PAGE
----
results from the strong absorption of the pump-probe spectra due to atmospheric CO2 absorption (see BBIR spectrum in Fig. 1). In dispersed IR pump-probe experiments, the frequency difference between the bleach and excited state absorption signals is a measure of the vibrational anharmonicity when the linewidths of the individual vibrational transitions are smaller than the anharmonicity. This is not the case for hydrogen bonded systems; because of this fact and the overlapping CO2 absorption, we estimate that the anharmonicity of the νOH mode in HBQ and HBT is greater than 250 cm-1. Similar phenol–OH(OD)-pyridine systems found that the anharmonicities of the νOH vibration were between 180-250 cm-1 [46]. The decay of the pump-probe signal in Fig. 2 reports on the vibrational dynamics of the νOH mode in HBQ and HBT. We fit the signal frequencies with a biexponential decay function (see Fig. S3). The IR pump-probe data from both samples exhibit a very fast decay, which is fit with a timescale less than 100 fs. These fast dynamics are within the instrument response function of the experiment. The fits to the data reveal a longer decay, which is attributed the νOH vibrational dynamics. The fits to the bleach frequencies (between 2700 cm-1 to 2900 cm-1) for HBQ, yielded decay times ranging from 2.3±0.5 ps to 1.0±0.3 ps. The decrease in vibrational dynamics across the 200 cm-1 range for HBQ could be due to ultrafast structural heterogeneity or other dynamical processes [47]. The fits to the signal frequencies corresponding to the 1→2 transition (between 2000 cm-1 to 2200 cm-1) resulted in decay times of

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0.8±0.2 ps. Based on our fitting, we note that the vibrational dynamics involving the 1→2 transition are faster than those associated with the fundamental transition for HBQ.

The differing time-scales could result from coupling to different

vibrational modes in the molecule as discussed below. Similarly, the HBT data exhibits slightly different timescales for the bleach frequencies and excited state absorption frequencies. The timescales for excited-state absorption frequencies between 1800 cm-1 to 2000 cm-1 are ~1.4 ps. The timescale for the decay of the bleach frequencies (between 2950 cm-1 to 3100 cm-1) have time scales in the range from 1.5±0.4 ps to 1.1±0.1 ps. Unlike the case of HBQ, there is no variation in the timescales across the probe frequency window. Previous IR pump-probe study of the νOD mode in DBT dissolved in toluene had measured slower vibrational relaxation dynamics with decay time scales ranging from 3-6 ps [28]. The faster decay of the νOH mode in HBT compared to the previous study in DBT could be due to H/D isotope effects or access to different vibrational relaxation pathways. The longer vibrational decay time scales of the νOH mode in HBQ and HBT are reminiscent of the lifetime of the OH stretch which is typically ~1 ps for hydrogen bonding liquids and in inter- and intramolecular complexes. We note that for our medium strong H-bonded systems, the ~1 ps decay time could be associated with thermal equilibration dynamics of a vibrationally hot molecule and decay of the lowfrequency oscillations.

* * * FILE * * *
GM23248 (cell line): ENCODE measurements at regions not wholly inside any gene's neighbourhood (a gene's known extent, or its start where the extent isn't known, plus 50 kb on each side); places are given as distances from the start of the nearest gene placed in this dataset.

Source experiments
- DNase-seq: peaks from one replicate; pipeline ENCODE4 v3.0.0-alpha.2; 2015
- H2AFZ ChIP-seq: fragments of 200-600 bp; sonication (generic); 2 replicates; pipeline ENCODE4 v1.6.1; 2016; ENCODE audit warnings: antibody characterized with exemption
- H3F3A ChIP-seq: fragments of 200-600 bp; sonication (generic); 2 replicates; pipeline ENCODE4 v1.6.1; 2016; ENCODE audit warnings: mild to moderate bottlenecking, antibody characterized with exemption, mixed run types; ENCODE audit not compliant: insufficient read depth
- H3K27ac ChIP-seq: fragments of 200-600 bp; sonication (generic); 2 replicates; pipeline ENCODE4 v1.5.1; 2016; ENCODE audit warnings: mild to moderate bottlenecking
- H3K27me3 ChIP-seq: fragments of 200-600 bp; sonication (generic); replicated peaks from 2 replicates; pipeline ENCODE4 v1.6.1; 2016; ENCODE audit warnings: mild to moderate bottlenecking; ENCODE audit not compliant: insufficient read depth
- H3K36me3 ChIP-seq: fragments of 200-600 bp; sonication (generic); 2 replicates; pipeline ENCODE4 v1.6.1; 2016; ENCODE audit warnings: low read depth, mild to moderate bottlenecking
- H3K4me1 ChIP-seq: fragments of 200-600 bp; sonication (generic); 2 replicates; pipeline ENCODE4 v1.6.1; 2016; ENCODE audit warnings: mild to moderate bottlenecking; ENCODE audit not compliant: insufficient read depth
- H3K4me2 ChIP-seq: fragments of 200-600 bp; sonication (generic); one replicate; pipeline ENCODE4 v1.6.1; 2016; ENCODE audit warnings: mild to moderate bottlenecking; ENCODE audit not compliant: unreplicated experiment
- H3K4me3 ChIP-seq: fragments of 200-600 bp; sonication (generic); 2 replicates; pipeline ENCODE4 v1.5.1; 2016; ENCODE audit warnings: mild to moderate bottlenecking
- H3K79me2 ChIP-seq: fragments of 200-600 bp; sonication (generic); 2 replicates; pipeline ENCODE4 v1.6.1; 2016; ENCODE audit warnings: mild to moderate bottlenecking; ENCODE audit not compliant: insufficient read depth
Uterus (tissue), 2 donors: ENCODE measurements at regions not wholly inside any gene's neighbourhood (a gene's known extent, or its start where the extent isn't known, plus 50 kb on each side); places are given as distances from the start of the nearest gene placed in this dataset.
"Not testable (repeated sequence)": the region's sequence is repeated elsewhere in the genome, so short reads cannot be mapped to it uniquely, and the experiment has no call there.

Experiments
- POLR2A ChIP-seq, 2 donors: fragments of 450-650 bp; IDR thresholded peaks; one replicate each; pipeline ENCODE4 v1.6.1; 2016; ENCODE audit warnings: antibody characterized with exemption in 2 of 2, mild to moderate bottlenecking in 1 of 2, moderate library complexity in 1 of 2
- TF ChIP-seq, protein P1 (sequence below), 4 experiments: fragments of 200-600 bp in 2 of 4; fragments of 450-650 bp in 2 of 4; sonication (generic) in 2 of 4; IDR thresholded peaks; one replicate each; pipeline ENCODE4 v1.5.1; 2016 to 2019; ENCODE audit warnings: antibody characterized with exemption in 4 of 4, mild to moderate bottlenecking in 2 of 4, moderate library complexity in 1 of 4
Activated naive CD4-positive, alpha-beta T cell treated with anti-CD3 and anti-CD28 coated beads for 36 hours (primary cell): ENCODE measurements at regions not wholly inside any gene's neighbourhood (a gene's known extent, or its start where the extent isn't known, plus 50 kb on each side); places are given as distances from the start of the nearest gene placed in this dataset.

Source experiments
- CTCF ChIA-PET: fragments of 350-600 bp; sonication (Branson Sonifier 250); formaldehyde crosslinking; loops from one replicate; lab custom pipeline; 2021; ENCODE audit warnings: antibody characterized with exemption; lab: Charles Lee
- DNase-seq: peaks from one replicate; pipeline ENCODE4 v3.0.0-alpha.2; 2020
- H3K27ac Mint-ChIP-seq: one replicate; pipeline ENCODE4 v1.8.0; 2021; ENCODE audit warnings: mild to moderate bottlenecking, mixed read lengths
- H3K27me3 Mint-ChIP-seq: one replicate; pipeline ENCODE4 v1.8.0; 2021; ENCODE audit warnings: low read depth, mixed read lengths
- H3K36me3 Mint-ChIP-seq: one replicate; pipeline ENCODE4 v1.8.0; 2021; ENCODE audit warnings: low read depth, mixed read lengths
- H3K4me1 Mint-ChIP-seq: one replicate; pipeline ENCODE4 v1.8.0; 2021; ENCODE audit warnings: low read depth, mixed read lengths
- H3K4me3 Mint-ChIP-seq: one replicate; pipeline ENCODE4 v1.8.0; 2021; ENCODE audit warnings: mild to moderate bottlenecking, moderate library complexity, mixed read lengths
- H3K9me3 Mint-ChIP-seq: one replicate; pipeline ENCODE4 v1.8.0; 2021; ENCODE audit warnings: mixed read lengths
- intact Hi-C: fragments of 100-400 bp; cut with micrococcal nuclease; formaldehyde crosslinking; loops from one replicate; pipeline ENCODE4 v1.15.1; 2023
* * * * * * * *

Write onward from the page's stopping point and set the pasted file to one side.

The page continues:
We also see a non-zero offset in our pump-probe

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experiments on longer timescales (> 6 ps), which we attribute to equilibration dynamics, perhaps related to the relaxation of a “hot” ground state [48]. A complete description of the vibrational dynamics of the OH stretch would require measuring the anharmonic coupling to the other vibrational modes in the system, to develop a quantitative understanding of the relaxation pathways possible in HBQ and HBT. The strong coupling of the νOH mode with νCO and ring modes has been noted in similar systems [49-51]. This is not the subject of this work. Instead we focus on the low-frequency oscillations observed in the pump-probe spectra.

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The low-frequency oscillations are clearly seen in the residual of the biexponential

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fits described above. In Figure 3, an example is shown for a particular frequency in

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the bleach signal for the HBQ and HBT samples. The residual traces are Fourier